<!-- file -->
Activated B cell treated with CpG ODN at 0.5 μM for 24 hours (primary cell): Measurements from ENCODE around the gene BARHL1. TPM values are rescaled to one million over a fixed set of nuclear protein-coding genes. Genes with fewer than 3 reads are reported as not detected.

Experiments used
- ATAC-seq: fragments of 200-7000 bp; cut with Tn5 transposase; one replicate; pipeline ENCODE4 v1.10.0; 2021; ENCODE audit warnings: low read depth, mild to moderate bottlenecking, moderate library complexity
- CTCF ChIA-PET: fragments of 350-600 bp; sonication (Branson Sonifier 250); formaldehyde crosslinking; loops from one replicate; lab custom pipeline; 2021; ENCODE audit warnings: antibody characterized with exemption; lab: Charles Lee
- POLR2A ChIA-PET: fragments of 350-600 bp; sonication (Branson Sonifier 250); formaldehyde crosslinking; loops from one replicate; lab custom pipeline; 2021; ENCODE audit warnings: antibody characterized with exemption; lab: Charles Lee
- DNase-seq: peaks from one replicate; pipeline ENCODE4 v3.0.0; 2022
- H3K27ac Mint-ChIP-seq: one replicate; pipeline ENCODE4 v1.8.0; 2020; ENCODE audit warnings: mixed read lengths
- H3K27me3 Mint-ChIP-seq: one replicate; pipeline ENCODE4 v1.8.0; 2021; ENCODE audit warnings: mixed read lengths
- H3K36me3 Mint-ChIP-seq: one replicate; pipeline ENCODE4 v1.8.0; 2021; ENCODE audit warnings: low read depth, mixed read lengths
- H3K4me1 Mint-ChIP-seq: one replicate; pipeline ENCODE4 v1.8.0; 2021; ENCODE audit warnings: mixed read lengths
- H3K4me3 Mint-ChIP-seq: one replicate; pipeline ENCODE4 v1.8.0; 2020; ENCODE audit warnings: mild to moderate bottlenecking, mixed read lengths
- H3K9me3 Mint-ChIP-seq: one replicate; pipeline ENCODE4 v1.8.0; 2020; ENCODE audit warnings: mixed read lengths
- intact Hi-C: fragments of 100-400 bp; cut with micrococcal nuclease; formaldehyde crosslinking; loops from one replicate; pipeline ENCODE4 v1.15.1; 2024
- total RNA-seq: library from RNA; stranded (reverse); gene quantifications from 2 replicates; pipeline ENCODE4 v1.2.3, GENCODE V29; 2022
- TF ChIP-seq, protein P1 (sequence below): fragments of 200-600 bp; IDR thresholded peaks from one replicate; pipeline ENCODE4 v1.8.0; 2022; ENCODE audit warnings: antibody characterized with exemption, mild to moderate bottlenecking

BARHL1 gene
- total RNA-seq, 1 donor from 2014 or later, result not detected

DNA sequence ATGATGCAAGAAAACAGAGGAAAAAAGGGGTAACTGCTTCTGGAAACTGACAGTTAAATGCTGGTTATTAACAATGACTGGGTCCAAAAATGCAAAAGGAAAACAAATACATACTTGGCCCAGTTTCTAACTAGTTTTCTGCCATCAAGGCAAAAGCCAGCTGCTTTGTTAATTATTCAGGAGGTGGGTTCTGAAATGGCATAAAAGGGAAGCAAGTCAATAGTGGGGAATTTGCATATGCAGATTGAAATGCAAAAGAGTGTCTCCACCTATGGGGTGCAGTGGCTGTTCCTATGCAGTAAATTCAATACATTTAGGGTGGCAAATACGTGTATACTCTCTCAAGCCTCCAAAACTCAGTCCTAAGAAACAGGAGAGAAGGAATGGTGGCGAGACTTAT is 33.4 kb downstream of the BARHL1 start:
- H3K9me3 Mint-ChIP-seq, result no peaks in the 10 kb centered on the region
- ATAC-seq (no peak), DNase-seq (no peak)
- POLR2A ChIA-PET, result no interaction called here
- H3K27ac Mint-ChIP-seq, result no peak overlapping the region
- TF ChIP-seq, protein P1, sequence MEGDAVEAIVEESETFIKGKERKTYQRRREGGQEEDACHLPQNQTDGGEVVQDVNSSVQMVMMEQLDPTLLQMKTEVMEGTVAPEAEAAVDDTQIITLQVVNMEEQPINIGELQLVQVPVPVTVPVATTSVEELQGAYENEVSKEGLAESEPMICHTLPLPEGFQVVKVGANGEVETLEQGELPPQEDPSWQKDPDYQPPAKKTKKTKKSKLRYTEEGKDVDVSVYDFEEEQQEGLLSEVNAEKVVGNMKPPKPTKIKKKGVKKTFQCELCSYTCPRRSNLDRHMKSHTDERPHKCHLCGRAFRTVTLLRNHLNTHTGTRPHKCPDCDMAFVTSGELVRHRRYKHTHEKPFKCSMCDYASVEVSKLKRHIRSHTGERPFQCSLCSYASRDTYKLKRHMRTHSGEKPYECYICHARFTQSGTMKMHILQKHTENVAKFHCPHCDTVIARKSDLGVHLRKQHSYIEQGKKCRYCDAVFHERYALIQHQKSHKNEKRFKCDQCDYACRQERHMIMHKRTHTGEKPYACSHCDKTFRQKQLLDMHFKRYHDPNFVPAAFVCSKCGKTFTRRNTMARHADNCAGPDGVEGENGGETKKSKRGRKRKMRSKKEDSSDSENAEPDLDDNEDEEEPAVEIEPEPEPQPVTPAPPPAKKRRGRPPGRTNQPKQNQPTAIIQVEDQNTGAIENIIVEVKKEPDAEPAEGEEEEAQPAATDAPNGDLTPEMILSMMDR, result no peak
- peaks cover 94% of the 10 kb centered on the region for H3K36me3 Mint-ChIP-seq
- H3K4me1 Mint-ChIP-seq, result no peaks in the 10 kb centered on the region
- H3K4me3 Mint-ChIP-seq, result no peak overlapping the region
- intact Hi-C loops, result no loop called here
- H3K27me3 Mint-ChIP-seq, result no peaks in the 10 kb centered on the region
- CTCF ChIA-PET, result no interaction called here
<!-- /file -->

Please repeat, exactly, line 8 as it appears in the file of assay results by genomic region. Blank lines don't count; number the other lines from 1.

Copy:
- H3K27me3 Mint-ChIP-seq: one replicate; pipeline ENCODE4 v1.8.0; 2021; ENCODE audit warnings: mixed read lengths